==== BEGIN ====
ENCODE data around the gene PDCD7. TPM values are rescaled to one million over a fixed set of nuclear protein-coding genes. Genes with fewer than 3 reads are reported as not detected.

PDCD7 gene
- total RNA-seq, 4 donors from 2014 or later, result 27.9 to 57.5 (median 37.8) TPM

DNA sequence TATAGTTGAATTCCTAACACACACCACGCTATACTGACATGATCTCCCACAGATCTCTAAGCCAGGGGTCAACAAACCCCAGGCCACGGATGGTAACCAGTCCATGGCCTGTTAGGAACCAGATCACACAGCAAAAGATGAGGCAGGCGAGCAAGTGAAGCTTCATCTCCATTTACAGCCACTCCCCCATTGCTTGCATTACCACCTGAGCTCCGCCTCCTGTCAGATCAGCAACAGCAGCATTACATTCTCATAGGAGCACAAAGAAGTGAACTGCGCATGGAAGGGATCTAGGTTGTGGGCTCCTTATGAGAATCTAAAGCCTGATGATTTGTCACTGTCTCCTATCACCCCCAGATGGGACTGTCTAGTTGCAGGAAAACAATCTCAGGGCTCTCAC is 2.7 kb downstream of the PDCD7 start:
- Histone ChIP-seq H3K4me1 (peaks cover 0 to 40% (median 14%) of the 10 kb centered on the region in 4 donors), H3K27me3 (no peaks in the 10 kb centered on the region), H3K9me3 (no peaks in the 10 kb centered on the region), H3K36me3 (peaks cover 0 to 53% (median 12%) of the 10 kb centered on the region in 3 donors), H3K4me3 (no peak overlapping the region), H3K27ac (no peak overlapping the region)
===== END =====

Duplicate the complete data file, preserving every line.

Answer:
ENCODE data around the gene PDCD7. TPM values are rescaled to one million over a fixed set of nuclear protein-coding genes. Genes with fewer than 3 reads are reported as not detected.

PDCD7 gene
- total RNA-seq, 4 donors from 2014 or later, result 27.9 to 57.5 (median 37.8) TPM

DNA sequence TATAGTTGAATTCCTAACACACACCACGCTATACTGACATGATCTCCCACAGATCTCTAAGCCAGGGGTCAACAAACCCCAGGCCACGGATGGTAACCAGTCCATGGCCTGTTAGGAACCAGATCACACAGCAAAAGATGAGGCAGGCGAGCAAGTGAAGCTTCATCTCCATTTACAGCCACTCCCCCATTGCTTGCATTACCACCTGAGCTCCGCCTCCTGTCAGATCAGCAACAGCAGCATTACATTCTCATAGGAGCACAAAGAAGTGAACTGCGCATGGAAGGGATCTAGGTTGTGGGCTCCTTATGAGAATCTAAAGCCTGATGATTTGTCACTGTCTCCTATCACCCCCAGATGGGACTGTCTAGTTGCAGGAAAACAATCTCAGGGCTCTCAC is 2.7 kb downstream of the PDCD7 start:
- Histone ChIP-seq H3K4me1 (peaks cover 0 to 40% (median 14%) of the 10 kb centered on the region in 4 donors), H3K27me3 (no peaks in the 10 kb centered on the region), H3K9me3 (no peaks in the 10 kb centered on the region), H3K36me3 (peaks cover 0 to 53% (median 12%) of the 10 kb centered on the region in 3 donors), H3K4me3 (no peak overlapping the region), H3K27ac (no peak overlapping the region)